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Nuisance and the Rule of Law
Posted in Municipal Law

Does the conduct of your neighbour adversely affect the use and enjoyment of your property?  Is your neighbour immune to reasonable requests to moderate his behaviour to lessen that impact?  Are the local authorities unwilling to assist you in resolving the problems?  This can be very frustrating and detrimental to the welfare of you and your family.  If the matter is of little monetary value, it is often uneconomic to pursue, but it can nonetheless be a constant aggravation.  This type of conduct is not supposed to happen in a civilized country and, if it does, the rule of law should prevent it.  Sadly, it often is not for one reason or another.

However, there is an answer in the law of nuisance.  Where a nuisance is proven, the courts will help prevent unlawful conduct, even if the local authorities will not.  A recent example of the court providing such assistance involved a couple taking their neighbour to court over the nuisance he was creating on their property.  It is a good lesson in both the law of nuisance and in the ability of individuals to seek justice.  The neighbour was by most reports a vindictive man.  For years, he insisted on burning wood and garbage in his fireplace for the purpose of having the smoke drift onto his neighbours’ property and causing them great discomfort.  The wood being burned was of all sorts, including waste and painted wood which created an acrid smoke.  This prevented many nearby owners from being able to go into their yards.  Entreaties to stop or to burn clean wood went unheeded.

Creating this smoke was a violation of the Greater Vancouver Regional District Air Quality Management Bylaw Number 1082.  Despite this, neither the police, nor the municipal and provincial environmental authorities with jurisdiction would do anything.

There was nothing but for the long-suffering homeowners to take the case to court themselves.  They relied on the law of nuisance to seek a court order that their neighbour cease burning wood on his property and causing smoke to permeate the neighbourhood to the detriment of everyone else.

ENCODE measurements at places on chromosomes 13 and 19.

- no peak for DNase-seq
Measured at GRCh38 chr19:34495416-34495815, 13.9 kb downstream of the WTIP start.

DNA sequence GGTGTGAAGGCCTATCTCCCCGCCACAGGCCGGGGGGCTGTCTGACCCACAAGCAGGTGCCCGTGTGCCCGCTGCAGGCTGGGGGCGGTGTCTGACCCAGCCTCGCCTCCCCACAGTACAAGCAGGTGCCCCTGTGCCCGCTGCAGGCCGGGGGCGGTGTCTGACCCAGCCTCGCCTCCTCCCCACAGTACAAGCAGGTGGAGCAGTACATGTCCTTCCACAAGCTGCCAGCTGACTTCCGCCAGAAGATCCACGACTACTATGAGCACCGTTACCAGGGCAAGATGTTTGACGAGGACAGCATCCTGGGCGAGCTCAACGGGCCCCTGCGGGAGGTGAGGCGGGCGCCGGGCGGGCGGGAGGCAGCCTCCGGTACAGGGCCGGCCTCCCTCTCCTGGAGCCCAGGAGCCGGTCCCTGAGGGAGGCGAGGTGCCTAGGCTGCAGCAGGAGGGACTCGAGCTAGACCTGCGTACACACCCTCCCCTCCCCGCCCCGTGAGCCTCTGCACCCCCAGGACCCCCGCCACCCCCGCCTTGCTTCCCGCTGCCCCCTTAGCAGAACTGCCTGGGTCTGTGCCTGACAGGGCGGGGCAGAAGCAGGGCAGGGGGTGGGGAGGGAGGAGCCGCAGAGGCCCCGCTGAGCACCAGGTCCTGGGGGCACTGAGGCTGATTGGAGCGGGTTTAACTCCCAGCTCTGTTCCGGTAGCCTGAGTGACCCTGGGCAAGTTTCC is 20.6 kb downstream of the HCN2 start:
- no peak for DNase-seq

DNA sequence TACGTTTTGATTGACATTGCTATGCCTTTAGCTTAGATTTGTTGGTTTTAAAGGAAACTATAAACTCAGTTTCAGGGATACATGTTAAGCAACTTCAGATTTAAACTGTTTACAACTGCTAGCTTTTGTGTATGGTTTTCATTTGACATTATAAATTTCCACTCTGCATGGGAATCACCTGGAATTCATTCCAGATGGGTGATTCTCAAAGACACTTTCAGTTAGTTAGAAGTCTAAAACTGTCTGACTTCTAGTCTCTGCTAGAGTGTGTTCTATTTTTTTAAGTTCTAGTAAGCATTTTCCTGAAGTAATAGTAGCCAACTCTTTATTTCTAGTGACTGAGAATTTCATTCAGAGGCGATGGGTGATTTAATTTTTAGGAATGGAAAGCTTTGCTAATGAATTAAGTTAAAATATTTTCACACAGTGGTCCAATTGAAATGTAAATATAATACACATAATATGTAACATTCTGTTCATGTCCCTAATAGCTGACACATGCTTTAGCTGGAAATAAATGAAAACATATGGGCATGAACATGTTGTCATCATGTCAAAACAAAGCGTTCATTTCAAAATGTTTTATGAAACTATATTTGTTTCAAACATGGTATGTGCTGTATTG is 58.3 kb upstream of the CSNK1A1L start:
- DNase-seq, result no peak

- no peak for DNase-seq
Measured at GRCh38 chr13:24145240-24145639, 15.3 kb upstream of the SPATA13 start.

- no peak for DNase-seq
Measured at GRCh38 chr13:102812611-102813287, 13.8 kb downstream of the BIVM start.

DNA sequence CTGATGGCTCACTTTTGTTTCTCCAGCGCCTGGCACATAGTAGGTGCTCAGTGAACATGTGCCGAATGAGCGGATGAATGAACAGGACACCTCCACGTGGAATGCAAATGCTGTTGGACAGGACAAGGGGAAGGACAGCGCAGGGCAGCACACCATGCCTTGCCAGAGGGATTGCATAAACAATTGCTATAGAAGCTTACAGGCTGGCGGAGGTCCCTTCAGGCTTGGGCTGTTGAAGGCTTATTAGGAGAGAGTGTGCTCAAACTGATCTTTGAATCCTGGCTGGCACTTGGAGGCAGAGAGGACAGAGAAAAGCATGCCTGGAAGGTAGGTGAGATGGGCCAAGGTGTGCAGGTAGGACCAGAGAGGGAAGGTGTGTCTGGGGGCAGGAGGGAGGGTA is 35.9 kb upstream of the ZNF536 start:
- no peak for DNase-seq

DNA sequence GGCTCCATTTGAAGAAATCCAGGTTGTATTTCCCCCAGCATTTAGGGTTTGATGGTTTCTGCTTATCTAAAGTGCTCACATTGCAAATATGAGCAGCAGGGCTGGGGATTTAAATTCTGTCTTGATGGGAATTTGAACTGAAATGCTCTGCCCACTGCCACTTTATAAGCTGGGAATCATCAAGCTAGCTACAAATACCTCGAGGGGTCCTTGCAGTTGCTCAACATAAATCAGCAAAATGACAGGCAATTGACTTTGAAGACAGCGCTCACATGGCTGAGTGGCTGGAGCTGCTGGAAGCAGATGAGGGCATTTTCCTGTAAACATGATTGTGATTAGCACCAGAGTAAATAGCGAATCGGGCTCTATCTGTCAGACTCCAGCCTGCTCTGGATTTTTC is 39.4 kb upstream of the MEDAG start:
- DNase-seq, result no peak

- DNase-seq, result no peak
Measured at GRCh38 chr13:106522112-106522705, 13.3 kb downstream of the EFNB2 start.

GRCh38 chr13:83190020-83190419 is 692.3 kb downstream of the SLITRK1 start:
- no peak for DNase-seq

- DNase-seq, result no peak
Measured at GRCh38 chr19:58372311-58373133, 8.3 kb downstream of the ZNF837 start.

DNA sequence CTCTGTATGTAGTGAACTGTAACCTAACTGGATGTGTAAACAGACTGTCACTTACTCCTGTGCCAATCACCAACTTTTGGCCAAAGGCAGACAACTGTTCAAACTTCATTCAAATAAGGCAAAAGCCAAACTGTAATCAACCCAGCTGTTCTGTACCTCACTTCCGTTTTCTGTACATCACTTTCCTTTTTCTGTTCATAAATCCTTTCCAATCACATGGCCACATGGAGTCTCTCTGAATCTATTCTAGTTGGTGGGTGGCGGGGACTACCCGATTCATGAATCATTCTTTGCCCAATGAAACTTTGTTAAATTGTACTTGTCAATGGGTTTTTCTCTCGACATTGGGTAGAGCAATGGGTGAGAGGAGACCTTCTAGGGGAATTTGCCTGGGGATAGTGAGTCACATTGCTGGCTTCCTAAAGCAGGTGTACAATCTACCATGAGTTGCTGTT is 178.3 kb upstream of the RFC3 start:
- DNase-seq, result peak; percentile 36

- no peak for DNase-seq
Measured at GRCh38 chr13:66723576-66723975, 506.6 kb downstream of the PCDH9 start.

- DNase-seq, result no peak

Nuisance is the unreasonable interference with a person's enjoyment of his or her land or physical damage to that land.  It exists when a person is unlawfully annoyed, prejudiced or disturbed in the enjoyment of land.  It often occurs in the context of conflicting activities conducted in close proximity to one another.  It is a question of degree: as early English case authority noted, “what would be a nuisance in Belgrave Square would not necessarily be so in Bermondsey”.  Whether a particular act or omission constitutes a “nuisance” in the legal sense depends on assessment of four factors:

i) the character of the neighbourhood;

ii) the severity of interference;

iii) the utility of the defendant’s conduct; and

iv) whether the plaintiff displayed abnormal sensitivity.

On the facts of this particular case, the court found the neighbourhood to be a residential one; a place where people are entitled to enjoy the use of their yards without being unlawfully annoyed, prejudiced or disturbed.  The smoke being dissipated was unlawful as illustrated by its contravention of the relevant bylaws.  The severity of this conduct was very high.  The strong noxious smell of the smoke interfered with the health of the residents and the enjoyment of private property.  Against this, there was no utility in burning wood in all seasons and when other less intrusive means of heating the defendant’s home were available (i.e., electric or gas heat).  Indeed, the evidence suggested this conduct was done primarily to target the plaintiffs, not for any other real purpose.  As a result, the court found the defendant was “causing . . . a significant nuisance to his neighbours and must be restrained.”  The court issued an injunction preventing the defendant from using his fireplace at all.  He was also ordered not to collect material in his yard, including scavenged wood, garbage and building materials.  Lastly, he was prevented from using any commercial style power tools outside authorized hours.

If you are the subject of similar conduct by a neighbour, this case illustrates that you can seek assistance from the courts, even where other law enforcement officials are not prepared to act.

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